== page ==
The other day, I sent out a tweet saying that it felt like red wine weather was here. And in Toronto over the Labour Day weekend, that certainly feels true. I’ve heard that the heat and humidity, which has felt like a heavy blanket over the city all summer, will return. But right now I’m taking the opportunity to run through cool breezes, sit on the patio sipping big cups of tea and curl up on the couch with my hubby drinking big glasses of red wine.

I unrepentantly love autumn and its perfect running weather, chunky sweater cuddles and humidity-clearing breezes. It makes me want to drink the boldest, spiciest wines. I don’t do pumpkin spice lattes (protein smoothies, maybe), but give me a wine with a kick of black pepper, deep earthy notes or a touch of anise and I’m all in.

Granted, I drink red wine (and white) all year long, but this summer heatwave had me reaching for rosé or very light whites more often. In anticipation of the fall season, Shawn and I tested out a few lighter-bodied reds that had arrived as samples and I wanted to share our thoughts below. These are great transitions from summer into fall drinking, as you ease your way towards Cabernet Sauvignon.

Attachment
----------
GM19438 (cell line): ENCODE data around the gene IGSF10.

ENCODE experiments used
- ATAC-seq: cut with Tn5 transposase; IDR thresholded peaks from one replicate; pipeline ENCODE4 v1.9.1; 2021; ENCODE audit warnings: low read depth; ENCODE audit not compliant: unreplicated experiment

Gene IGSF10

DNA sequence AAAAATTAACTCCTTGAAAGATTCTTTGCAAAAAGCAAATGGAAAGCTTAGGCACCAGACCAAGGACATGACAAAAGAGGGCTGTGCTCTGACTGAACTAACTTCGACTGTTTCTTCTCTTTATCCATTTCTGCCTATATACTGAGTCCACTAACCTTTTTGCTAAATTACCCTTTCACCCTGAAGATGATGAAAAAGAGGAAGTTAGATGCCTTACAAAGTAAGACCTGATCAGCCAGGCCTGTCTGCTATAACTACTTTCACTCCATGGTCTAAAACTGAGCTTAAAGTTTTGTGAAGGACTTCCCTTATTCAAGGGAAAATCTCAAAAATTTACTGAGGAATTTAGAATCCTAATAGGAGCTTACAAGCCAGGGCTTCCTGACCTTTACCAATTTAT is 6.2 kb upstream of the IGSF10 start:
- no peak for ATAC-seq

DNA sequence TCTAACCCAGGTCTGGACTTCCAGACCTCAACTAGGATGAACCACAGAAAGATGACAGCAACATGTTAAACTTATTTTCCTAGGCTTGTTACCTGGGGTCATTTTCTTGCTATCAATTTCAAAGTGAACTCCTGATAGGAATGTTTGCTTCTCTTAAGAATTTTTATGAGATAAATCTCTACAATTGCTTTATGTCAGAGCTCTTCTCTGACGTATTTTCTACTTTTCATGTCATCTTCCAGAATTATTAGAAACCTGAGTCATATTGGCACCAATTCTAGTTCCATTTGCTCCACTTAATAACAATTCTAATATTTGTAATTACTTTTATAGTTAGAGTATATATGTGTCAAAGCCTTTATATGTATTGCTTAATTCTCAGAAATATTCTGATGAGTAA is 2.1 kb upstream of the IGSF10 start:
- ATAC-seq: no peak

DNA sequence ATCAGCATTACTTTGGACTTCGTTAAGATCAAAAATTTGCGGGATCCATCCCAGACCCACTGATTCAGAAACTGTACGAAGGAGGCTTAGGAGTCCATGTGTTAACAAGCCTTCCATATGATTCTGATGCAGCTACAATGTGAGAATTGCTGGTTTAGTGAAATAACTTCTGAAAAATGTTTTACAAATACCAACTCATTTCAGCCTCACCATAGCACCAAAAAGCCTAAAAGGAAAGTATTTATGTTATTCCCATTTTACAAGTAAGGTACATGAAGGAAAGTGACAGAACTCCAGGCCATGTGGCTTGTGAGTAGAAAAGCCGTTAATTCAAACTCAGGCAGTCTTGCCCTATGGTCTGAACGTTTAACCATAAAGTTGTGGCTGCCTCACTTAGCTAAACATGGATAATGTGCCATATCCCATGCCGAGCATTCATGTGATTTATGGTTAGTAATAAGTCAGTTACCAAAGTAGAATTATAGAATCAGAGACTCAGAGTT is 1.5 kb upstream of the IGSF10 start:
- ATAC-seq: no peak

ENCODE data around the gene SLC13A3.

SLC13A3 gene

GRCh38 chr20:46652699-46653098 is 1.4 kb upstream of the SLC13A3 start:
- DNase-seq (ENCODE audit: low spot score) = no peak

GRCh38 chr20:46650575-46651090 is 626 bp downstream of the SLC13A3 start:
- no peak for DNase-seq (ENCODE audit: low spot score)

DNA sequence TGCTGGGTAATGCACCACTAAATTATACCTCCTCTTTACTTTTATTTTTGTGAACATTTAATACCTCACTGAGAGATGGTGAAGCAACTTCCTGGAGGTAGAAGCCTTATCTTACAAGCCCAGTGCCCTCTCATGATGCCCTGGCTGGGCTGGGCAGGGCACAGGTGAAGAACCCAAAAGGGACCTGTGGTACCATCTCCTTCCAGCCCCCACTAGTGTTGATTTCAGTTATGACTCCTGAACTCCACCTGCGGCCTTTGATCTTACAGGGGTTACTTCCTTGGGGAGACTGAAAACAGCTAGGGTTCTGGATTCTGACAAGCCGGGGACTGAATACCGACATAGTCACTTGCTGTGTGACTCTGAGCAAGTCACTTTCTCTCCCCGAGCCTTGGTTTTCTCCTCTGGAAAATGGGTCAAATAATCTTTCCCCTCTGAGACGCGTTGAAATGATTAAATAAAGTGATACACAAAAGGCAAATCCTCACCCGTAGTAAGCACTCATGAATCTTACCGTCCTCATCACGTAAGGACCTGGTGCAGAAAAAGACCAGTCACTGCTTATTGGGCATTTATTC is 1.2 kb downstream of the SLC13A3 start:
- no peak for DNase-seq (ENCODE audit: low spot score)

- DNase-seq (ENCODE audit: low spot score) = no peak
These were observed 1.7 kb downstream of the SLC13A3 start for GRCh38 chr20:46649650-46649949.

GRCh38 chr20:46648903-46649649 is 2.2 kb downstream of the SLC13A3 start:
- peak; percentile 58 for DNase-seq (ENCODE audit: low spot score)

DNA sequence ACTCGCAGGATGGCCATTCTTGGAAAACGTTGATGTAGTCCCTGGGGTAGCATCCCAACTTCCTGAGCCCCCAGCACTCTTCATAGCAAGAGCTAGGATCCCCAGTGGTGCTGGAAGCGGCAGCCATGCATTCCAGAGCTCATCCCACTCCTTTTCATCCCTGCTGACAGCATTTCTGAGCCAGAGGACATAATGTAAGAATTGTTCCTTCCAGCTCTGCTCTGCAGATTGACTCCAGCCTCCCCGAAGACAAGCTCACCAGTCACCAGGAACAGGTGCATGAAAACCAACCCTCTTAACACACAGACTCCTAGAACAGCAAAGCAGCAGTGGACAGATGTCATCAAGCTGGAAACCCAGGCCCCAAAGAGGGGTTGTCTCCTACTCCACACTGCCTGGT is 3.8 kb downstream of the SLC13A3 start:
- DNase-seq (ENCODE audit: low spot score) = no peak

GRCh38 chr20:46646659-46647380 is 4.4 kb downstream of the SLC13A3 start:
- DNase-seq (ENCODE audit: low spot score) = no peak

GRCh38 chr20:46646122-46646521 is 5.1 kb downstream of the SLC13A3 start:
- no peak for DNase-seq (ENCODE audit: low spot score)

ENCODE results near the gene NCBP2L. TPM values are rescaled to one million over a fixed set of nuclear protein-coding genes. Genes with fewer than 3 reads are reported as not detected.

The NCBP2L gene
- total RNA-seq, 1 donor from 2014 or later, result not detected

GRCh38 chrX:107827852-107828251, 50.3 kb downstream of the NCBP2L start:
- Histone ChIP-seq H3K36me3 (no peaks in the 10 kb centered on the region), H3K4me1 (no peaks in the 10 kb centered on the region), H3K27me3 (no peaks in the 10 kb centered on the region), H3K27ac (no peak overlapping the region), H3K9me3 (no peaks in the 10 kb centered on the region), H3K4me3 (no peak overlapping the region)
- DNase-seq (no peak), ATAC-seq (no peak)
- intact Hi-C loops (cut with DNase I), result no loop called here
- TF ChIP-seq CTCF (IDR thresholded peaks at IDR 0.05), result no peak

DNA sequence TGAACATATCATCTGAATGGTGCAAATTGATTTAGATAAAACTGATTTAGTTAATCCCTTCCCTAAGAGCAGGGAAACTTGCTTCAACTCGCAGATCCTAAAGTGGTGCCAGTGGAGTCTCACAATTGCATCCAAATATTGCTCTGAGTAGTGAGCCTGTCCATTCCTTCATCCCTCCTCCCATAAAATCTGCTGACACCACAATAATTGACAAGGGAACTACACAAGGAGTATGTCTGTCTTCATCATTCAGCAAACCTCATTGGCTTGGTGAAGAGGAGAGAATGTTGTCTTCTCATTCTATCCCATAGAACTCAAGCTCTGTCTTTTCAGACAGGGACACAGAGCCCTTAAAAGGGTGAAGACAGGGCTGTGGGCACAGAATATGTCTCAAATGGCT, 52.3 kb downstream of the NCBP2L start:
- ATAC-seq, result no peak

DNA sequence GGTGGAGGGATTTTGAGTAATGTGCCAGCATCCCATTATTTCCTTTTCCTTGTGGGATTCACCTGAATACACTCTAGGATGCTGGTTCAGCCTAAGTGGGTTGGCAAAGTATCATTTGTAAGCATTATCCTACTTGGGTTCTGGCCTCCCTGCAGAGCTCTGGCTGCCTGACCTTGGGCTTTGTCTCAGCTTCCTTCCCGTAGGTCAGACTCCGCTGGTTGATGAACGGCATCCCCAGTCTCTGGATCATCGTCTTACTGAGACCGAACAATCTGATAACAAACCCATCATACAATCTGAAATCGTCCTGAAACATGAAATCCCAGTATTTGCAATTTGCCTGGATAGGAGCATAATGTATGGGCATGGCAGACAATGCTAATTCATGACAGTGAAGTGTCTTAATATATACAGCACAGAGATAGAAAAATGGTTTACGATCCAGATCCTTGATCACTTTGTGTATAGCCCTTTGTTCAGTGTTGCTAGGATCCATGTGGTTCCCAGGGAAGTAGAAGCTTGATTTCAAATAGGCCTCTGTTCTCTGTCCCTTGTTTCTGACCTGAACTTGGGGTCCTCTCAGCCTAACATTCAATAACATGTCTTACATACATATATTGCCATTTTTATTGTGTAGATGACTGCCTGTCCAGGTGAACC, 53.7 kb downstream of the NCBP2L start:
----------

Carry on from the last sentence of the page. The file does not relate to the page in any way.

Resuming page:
I hope you’ll share what you’re drinking this fall in the comments or on social.

Chateau des Charmes – 2014 Paul Bosc Estate Vineyard Pinot Noir is a great light red wine for fall.Chateau des Charmes – 2014 Paul Bosc Estate Vineyard Pinot Noir

Like much of the country, Shawn and I watched the last Tragically Hip concert on CBC in August. We weren’t enormous fans growing up, but like for many Canadians the Hip was just always there, woven into the fabric of our lives. Given that we weren’t super fans, I didn’t anticipate that this night would be so emotionally charged. I had chosen this wine because I wanted something Canadian for the evening and it paired nicely with dinner (chicken breasts done with a light tandoori glaze). We had tried to get a bottle of the Tragically Hip wine, but that was sold out province-wide (we had a bottle from the previous vintage that we had opened a few months earlier, it was OK wine, nothing special, but I kind of wish I’d held onto it a little longer so we had it for this night).